While we’re all waiting for the next generation graphics cards from AMD and Nvidia, the big red is the first one out of the gate to bring us their next generation hardware.Today we’ll be testing out the Sapphire HD 7790.
Within the packaging you have a handy 1.8m HDMI cable, enforcing the notion that the HD 7790 will be ideal for an HTPC. That said, the 500W minimum PSU requirement was a bit strange since I was expecting it to be around 400W. With that, however, let’s have a look at the specs below.
Not bad for roughly AED 600, but keep in mind that the HD 7790’s biggest competitor isn’t the HD 7770, but the HD 7850, costing just AED 100 to AED 150 more depending on the manufacturer. Other than that we have the Nvidia GTX 650Ti which costs about AED 650 to AED 700. Also, that the Sapphire HD 7790 OC comes with a factory overclock of 75MHz, giving you 1075MHz on the core clock.
Unfortunately we didn’t have an AMD HD 7850 on hand to test out with the latest drivers, so here’s the XFX HD 7770 Black Edition and a factory Nvidia GTX 650Ti for comparison. The test system specs are below:
And these were the settings used for benchmarking:
And without further ado, here is what the new AMD HD 7790 with the GCN 2.0 architecture is capable of.
The benchmarks done in 1680 x 1050 were done to make direct comparisons with the GTX 650Ti and the HD 7770, but as you can see, the HD 7790 is fairly capable of 1080p gaming as well.
Now I wasn’t expecting much in terms of overclocking, but using MSI AfterBurner, I was able to overclock the Core clock from 1075MHz all the way up to the maximum limit of 1200MHz. That’s an almost 12% jump in core clock speeds. Sadly the memory clock was locked at 1600MHz (6400MHz effective) speed. So let’s see what we get with this speed bump.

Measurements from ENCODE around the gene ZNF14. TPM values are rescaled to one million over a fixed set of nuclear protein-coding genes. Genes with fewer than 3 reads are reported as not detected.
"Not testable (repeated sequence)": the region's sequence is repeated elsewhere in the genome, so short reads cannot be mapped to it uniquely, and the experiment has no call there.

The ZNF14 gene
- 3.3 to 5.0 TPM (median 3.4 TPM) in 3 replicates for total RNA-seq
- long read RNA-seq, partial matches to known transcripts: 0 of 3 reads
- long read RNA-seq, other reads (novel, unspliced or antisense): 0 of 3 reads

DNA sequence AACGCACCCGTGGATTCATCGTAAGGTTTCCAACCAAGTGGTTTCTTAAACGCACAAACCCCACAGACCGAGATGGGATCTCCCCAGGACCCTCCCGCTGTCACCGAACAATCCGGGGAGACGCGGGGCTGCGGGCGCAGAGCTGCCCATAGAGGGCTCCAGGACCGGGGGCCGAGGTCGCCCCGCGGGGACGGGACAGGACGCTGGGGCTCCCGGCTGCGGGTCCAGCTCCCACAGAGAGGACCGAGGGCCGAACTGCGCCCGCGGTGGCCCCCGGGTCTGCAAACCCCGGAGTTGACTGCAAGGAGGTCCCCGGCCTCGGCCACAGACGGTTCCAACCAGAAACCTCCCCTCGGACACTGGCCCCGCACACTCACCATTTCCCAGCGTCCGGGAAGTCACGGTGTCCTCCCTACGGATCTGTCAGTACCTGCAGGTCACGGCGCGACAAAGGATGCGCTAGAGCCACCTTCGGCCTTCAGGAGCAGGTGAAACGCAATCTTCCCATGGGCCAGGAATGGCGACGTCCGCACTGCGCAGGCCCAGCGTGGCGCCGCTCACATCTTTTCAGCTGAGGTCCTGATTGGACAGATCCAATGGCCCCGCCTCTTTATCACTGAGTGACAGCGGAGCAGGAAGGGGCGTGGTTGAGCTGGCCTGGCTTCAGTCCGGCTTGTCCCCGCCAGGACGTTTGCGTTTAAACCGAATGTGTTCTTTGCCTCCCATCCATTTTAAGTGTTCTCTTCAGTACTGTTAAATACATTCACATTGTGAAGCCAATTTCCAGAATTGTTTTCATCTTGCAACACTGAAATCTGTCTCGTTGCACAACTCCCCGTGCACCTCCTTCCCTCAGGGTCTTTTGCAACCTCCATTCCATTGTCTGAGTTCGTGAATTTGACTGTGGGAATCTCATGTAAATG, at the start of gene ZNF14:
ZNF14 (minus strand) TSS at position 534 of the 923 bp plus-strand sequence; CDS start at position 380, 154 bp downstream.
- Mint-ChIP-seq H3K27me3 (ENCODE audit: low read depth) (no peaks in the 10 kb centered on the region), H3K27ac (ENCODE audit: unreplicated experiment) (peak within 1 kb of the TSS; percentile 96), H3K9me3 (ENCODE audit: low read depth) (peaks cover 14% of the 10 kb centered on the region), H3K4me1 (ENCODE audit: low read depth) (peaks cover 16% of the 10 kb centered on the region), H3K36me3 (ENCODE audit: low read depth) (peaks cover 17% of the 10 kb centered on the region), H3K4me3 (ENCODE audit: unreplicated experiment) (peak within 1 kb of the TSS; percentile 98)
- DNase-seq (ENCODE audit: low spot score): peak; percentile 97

That’s a minor performance bump, unfortunately, limited by the 128-bit memory bandwidth. I guess AMD really didn’t want the HD 7790 cutting into the HD 7850 territory, which is why the arbitrary limitations. Well, one side effect of this is, apart from the low price, the low temperatures. Of course, Sapphire’s Dual-X heatsink with two 74mm fans help out a lot too.
So what the AMD HD 7790 represents is a dilemma for PC enthusiasts on a budget. On the one hand, for roughly $160 the HD 7790 gives quite the bang for buck, but on the other hand having been released at the tail-end of the existing lifecycle of the HD 7000 series means that not only are more powerful cards (namely the HD 7800 series) disturbingly closer in price, but that this card will be outdated within 6 months when the new HD 8700 series will be out. Sure, AMD can delay its release and simply launch the HD 8800 series first, bringing out the HD 8700 series later, but all of that could change depending on what models Nvidia brings out for the GTX 700 series.
And then there are the new next-gen consoles, with the promise to match the highest-end of PCs right now. So what does a budget gamer do? Well, if you can’t wait to play some of the latest PC releases, such as Crysis 3, Tomb Raider and StarCraft II, then now’s as good a time as any to buy a budget mid-range graphics card. Or you could always wait a little bit longer…